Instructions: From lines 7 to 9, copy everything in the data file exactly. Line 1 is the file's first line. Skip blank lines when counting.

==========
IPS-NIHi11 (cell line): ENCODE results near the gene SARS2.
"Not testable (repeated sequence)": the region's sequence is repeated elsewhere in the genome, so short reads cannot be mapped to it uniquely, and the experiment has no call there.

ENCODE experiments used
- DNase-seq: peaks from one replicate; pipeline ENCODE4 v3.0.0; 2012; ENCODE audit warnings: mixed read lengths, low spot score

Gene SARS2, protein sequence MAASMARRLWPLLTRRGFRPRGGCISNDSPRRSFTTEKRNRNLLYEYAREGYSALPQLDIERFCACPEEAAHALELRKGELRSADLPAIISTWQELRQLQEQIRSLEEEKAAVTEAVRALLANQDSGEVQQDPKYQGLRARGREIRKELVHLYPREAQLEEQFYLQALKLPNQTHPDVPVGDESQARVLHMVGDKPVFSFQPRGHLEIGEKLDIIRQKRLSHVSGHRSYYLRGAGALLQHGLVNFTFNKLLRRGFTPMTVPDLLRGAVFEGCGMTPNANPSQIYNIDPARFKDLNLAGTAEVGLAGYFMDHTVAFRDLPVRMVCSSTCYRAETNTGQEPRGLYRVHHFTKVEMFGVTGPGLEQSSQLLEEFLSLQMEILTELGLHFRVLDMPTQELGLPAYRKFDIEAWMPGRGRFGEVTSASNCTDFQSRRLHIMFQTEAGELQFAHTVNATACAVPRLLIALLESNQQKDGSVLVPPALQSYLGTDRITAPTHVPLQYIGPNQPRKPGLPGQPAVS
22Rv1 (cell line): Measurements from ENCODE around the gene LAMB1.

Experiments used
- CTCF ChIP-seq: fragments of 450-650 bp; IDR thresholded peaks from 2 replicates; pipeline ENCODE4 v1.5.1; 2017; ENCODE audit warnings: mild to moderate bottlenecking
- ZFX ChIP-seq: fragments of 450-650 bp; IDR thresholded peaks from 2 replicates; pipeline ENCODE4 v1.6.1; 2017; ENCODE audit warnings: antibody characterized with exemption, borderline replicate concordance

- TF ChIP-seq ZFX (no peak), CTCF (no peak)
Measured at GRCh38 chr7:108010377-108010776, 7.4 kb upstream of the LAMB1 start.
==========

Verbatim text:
Experiments used
- CTCF ChIP-seq: fragments of 450-650 bp; IDR thresholded peaks from 2 replicates; pipeline ENCODE4 v1.5.1; 2017; ENCODE audit warnings: mild to moderate bottlenecking
- ZFX ChIP-seq: fragments of 450-650 bp; IDR thresholded peaks from 2 replicates; pipeline ENCODE4 v1.6.1; 2017; ENCODE audit warnings: antibody characterized with exemption, borderline replicate concordance